Instrumental Southern California concert promoter Brian Murphy dies at 70

Instrumental Southern California concert promoter Brian Murphy dies at 70
Concert promoter Brian Murphy, who helped define the Southern California concert business starting in the 1970s, has died. (AEG Presents)

Those who banged heads, clapped hands or danced in the aisles during one of the thousands of transformative rock concerts in Southern California over the past half century, including the era-defining hard rock concert California Jam in 1974, were able to do so in part through the behind-the-scenes efforts of Brian Murphy.

The concert promoter, who most recently served as AEG Presents and Goldenvoice's West Coast president, died due to complications from respiratory disease at age 70. His death was confirmed by a representative for AEG.


In Murphy's time promoting concerts in Southern California, he helped bring to the main stages acts including Black Sabbath, Red Hot Chili Peppers, the Eagles, AC/DC and hundreds more, in the process developing crucial connections in a business and city fueled by relationships.

As co-founder of Avalon Attractions, Murphy built a buzzing concert company that in its prime was the most powerful promoter in the region. After selling Avalon in 1998 to SFX, Murphy went on to become a key executive at Live Nation, where he oversaw the renovations of the Wiltern Theatre and the Hollywood Palladium while pushing tickets across the region.

"Working in this town is like being in a big fish bowl," he told The Times in a 1984 profile centered on a Forum concert by then-superstars Duran Duran. "Record companies, agencies, managers and groups are based here, and everything we do is magnified all out of proportion. We misspell a name in a Times ad and it's a joke on the street for two weeks."

Before the waves of consolidation that created the current concert promotion behemoths Live Nation and AEG Live, Southern California was a fragmented market and virtual Wild West for Murphy and others.

Murphy saw an opportunity. Relocating from Seattle after college, he landed a job at Pacific Presentations, one of a handful of promoters booking venues such as the Wiltern, the Forum, the Los Angeles Sports Arena and the Palladium in the Los Angeles area. While at Pacific, Murphy was instrumental in planning California Jam, which drew more than 250,000 fans to the Ontario Motor Speedway in Ontario for a bill that included Earth, Wind & Fire; the Eagles; Black Oak Arkansas; Black Sabbath; Emerson, Lake & Palmer; and others.

Murphy left Pacific to co-found Avalon in 1977. In doing so, he recalled to The Times, his status declined to what he described as "the No. 4 company in town." The business barely survived the first six months, he added, "but support from Rod Stewart, Queen and George Carlin kept us alive."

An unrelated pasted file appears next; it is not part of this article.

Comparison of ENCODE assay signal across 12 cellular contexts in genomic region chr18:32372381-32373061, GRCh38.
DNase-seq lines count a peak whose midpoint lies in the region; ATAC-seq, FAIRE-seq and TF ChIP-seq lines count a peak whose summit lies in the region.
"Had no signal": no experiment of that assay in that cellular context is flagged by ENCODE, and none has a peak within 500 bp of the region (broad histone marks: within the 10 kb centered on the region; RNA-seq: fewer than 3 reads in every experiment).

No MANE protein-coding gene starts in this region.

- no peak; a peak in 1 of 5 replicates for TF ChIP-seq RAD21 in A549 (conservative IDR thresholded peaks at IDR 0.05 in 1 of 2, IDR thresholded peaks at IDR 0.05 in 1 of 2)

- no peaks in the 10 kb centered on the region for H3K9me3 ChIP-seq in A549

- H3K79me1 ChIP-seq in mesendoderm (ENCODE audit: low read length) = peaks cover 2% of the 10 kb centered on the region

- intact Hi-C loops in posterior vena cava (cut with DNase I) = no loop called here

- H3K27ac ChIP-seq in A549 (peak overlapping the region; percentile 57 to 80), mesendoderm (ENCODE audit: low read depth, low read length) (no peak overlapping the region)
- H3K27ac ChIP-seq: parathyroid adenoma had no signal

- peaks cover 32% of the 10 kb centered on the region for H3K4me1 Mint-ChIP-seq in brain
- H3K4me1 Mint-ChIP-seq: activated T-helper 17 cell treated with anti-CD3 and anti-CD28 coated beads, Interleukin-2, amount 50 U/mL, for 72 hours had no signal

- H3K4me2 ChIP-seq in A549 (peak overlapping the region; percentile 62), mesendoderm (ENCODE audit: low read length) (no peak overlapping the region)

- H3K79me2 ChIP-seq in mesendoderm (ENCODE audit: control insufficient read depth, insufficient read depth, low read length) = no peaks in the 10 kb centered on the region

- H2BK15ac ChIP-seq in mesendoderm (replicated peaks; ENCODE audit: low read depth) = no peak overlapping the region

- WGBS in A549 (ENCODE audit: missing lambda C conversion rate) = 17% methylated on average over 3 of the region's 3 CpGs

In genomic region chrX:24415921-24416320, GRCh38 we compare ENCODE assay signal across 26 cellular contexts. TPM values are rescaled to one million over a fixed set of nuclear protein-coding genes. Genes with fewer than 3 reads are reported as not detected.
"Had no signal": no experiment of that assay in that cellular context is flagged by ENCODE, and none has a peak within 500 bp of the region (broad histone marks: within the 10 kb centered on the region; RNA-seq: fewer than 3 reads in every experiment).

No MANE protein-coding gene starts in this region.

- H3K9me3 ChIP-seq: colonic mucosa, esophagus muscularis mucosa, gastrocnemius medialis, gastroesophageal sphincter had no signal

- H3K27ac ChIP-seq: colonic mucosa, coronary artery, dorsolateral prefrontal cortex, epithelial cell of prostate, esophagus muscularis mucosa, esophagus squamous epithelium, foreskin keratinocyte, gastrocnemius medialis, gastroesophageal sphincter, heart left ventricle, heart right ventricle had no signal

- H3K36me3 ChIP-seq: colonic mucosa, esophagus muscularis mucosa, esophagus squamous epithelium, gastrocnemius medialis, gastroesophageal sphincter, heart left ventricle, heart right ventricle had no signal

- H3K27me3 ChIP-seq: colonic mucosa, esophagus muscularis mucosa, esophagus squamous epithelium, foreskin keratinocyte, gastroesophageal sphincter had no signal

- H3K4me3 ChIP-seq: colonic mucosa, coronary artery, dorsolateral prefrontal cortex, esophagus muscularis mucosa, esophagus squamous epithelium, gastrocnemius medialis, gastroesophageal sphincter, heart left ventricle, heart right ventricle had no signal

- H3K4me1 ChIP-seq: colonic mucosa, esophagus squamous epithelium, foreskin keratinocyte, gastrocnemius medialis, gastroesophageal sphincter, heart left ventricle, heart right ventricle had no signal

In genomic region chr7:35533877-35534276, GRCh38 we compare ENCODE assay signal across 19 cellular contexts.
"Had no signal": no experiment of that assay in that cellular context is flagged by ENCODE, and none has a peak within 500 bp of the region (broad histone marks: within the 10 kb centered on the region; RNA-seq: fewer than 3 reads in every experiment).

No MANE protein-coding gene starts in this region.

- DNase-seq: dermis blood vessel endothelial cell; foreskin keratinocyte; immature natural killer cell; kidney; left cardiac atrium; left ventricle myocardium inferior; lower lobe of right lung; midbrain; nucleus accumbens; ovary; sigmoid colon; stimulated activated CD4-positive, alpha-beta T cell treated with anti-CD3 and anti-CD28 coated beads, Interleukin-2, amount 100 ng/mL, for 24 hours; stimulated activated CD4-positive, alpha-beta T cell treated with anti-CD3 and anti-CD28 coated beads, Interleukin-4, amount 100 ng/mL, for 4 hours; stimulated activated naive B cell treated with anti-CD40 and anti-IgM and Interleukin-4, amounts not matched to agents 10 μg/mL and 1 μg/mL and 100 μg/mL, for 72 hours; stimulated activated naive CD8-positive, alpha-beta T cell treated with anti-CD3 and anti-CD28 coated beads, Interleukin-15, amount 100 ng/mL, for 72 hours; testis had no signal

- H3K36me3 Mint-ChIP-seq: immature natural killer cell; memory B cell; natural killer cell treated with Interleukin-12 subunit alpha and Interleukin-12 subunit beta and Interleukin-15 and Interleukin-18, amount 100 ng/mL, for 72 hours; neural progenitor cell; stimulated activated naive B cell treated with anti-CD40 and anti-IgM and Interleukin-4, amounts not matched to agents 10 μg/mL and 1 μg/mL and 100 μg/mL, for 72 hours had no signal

He said of those lean years: "The Forum looks real bad with 8,000. They show up, look around and are almost embarrassed they bought a ticket."

Ultimately, Avalon established itself and went on to promote hundreds of concerts annually in the market. As it did so, Murphy established himself as a tastemaker who was able to fill seats.

"I've always thought he's the most solid promoter out there," Goldenvoice President Paul Tollett told The Times during a 2011 profile of Murphy. "His relationships span generations to the biggest names in touring."

Murphy's 2011 news-making departure from Live Nation to competitor AEG Live underscored the intensity of the competition for fans' dollars. At the time, he called the move "the toughest decision I've ever had to make in business."

In a written statement, Jay Marciano, chairman and chief executive of AEG Presents, said: "Brian Murphy was a promoter's promoter and one of Southern California's most influential music titans. He also happened to be one of the good guys, which is a rare combination."

He added: "Our industry has lost a giant and a friend. We will deeply miss him."

In a 2011 news story, Murphy remained passionate about his life's work. "I love promoting concerts, every aspect of it," he told The Times. "I'm a very hands-on promoter: working out marketing, ticketing, promotions, right down to night of show. Bands that work with me deserve my undivided attention."

Murphy is survived by his wife, Judy; daughter Shannon; and two grandchildren.


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4:30 p.m.: This article was updated with the names of Murphy's survivors.

The article was originally published at 3:55 p.m.